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Creatures Humongous and diminutive.....

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  • Elizabeth Anne Ensley
    Writing is a strange animal. Writer s block, even more so than writing itself. I m finding myself blocked, perhaps because I ve done too much in the way of
    Message 1 of 2 , Jan 19, 2004
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      Writing is a strange animal. Writer's block, even more so than
      writing itself.

      I'm finding myself blocked, perhaps because I've done too much in
      the way of plotting and outline before writing anything of
      substance. I have a lot written on later books and I'll return to
      them at a later point (it's a series, and I want to make sure that
      my starting point is the right one. I feel that it is, but I've made
      a few false starts). I've outlined the events at last, using my
      character's inputs, which is all well and good--but without the
      opener, it's just so much hash. In a very real sense, though, this
      first book is the glue that will bind them all together, as will the
      nebulous last book in the series.

      Has anyone else found themselves in a similar situation? I think the
      problem not only would apply to a series, but also to any given
      individual book. Thanks in advance for any discussion or input on
      this topic.



      Regards,
      Liz.
    • David Lettvin
      ... Liz: This may sound simplistic, but it works. Pick a place at random and start writing. Don t start at the begining. Beginnings are like word processors,
      Message 2 of 2 , Jan 19, 2004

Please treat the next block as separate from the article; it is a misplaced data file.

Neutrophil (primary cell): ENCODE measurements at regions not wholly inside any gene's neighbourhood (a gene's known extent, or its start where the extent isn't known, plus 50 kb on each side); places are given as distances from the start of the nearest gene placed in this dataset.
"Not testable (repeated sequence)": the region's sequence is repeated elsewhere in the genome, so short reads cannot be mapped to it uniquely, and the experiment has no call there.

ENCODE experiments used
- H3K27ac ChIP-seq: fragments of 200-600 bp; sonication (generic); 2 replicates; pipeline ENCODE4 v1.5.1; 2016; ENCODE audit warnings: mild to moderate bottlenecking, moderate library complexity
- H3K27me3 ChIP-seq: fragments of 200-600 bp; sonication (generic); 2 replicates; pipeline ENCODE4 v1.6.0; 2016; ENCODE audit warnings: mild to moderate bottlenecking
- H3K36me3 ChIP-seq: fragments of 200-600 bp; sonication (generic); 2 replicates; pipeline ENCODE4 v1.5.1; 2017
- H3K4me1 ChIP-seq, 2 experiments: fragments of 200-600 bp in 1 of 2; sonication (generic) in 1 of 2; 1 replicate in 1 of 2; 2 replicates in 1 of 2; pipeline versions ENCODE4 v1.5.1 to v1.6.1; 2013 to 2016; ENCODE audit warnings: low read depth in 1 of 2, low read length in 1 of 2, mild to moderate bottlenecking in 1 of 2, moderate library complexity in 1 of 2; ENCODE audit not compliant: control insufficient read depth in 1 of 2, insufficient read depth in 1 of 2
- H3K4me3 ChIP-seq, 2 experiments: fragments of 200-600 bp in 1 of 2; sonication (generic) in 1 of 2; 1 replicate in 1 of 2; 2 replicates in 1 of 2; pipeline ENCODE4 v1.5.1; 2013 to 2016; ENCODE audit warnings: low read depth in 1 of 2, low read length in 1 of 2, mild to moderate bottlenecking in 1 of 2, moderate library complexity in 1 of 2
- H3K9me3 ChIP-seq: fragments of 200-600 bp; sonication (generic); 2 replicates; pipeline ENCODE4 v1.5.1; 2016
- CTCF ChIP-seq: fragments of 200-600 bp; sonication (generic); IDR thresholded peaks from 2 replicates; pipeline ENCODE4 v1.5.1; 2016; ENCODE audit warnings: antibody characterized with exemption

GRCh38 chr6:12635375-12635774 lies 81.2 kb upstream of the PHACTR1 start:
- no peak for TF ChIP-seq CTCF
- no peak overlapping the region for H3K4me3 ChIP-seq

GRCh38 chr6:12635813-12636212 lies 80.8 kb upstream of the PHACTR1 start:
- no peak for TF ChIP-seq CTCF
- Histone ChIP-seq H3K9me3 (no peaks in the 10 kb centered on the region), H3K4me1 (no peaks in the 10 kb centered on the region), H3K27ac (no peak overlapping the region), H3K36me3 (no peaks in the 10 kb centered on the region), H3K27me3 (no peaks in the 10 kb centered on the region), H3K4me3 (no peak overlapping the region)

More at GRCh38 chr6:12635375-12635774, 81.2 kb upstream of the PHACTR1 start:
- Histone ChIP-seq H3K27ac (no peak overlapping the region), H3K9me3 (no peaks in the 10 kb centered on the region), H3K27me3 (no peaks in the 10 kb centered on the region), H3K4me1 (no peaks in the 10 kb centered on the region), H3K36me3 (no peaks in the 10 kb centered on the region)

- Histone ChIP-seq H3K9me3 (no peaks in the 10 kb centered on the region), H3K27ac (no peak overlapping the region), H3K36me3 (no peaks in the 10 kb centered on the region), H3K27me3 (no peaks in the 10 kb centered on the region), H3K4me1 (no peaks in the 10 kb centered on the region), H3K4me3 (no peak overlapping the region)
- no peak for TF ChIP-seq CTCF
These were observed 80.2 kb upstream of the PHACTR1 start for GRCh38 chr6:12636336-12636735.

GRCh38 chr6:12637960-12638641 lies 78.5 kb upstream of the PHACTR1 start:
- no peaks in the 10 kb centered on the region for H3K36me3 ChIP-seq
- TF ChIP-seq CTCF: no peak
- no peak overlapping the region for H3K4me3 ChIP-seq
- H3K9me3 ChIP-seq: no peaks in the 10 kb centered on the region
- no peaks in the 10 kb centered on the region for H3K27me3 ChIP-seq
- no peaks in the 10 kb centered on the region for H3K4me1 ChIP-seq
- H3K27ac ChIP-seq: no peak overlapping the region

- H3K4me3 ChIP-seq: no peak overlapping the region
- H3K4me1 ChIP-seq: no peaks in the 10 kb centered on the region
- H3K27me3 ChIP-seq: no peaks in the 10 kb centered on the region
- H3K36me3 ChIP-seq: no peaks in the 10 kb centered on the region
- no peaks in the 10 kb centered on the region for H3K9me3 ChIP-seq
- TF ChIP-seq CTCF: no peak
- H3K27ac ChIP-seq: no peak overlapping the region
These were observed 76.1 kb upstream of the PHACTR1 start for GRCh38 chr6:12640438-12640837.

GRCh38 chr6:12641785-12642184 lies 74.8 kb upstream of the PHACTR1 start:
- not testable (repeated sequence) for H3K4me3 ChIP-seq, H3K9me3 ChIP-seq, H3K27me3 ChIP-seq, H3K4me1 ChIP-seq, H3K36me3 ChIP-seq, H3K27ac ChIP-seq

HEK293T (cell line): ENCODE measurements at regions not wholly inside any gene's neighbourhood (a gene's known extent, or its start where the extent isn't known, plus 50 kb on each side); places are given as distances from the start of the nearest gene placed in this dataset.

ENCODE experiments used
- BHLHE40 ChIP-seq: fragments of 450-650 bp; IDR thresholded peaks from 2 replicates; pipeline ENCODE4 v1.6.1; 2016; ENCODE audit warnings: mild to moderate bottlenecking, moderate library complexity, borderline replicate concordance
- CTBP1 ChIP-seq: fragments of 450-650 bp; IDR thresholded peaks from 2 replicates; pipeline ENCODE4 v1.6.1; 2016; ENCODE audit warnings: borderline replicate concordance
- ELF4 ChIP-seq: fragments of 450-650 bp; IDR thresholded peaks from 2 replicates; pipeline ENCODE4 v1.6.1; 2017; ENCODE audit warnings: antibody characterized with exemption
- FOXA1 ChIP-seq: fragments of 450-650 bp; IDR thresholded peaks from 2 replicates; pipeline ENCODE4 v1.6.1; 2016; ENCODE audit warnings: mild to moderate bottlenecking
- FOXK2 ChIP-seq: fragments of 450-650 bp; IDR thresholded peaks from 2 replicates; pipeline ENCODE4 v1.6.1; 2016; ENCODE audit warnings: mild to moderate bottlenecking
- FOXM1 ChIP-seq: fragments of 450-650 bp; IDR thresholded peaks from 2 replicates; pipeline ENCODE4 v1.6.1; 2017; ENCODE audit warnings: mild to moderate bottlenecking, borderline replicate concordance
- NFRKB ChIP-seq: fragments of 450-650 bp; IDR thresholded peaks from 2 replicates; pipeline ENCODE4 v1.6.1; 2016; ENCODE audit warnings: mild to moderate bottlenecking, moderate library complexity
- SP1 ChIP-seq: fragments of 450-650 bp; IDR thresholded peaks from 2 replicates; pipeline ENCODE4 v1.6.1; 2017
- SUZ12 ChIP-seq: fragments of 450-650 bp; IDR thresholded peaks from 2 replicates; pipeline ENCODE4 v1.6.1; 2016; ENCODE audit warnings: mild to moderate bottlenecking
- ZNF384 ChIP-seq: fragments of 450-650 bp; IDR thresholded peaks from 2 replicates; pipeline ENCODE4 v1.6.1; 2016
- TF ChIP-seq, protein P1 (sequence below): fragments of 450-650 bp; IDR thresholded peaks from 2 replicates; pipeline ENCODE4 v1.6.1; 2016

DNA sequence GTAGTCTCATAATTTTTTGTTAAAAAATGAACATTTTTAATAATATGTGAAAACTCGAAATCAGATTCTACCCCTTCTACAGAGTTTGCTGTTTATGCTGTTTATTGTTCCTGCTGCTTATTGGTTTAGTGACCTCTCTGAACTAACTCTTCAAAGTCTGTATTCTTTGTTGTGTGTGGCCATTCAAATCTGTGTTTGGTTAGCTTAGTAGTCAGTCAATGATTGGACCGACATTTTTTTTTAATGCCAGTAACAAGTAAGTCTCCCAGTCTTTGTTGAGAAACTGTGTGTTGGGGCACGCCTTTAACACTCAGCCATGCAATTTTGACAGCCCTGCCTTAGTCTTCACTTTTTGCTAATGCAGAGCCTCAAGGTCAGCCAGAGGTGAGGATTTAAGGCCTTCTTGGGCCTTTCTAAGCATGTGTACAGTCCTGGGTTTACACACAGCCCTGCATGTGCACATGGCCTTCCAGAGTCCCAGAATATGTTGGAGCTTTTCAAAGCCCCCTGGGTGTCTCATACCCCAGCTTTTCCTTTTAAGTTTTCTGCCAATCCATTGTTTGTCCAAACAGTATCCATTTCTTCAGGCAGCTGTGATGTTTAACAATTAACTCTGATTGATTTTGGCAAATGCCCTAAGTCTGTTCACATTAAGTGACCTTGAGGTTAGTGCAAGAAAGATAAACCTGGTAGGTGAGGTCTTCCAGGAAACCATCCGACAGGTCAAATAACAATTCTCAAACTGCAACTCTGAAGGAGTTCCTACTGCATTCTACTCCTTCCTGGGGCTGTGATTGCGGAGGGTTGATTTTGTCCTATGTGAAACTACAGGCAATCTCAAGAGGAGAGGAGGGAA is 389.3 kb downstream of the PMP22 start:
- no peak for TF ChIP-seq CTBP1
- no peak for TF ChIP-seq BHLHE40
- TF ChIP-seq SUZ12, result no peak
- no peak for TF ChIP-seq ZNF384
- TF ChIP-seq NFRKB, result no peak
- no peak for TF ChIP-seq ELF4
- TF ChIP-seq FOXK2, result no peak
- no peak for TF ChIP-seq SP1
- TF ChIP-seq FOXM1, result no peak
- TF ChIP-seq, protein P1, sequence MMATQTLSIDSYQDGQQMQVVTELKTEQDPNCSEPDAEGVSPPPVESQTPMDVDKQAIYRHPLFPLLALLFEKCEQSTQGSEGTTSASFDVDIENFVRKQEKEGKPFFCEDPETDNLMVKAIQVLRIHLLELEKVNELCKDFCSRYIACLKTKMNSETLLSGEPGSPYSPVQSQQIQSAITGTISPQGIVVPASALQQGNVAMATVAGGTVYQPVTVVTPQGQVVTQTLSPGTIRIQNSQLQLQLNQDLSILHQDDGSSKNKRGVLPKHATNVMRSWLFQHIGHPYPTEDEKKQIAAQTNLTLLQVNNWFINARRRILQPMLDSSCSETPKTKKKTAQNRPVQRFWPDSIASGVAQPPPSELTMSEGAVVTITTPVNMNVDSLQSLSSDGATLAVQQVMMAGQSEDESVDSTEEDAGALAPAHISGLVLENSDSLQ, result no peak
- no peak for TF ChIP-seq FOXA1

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        --- In Writers_Library@yahoogroups.com, "Elizabeth Anne Ensley"
        <elizabethanneensley@y...> wrote:
        > I want to make sure that my starting point is the right one.
        ... and
        > I've outlined the events at last, using my character's inputs,
        > which is all well and good--but without the opener, it's just so
        > much hash.

        Liz:
        This may sound simplistic, but it works.

        Pick a place at random and start writing. Don't start at the
        begining. Beginnings are like word processors, there is too much
        potential for fiddling around to try to perfect them.

        In the novel that I'm currently finishing I wrote (in order) chapter
        16, 17, 2, 3, 5, 6, 26, 1, 30, 1 (again), 4, 7, and so on.

        Write the pieces for which you have the clearest vision and let them
        inform you of your beginning.

        When I used to write in strict sequence, I would invariably bog down
        in the first chapter and never get to the rest of the book. I must
        have 30+/- failed beginnings sitting in my files.

        Another trick that works for me is that I write dialog first. It's
        almost like writing a play. Then I go back and start to fill in the
        descriptive passages, occasionally replacing dialog with action. As I
        said, it works for me but YMMV.

        --Doc
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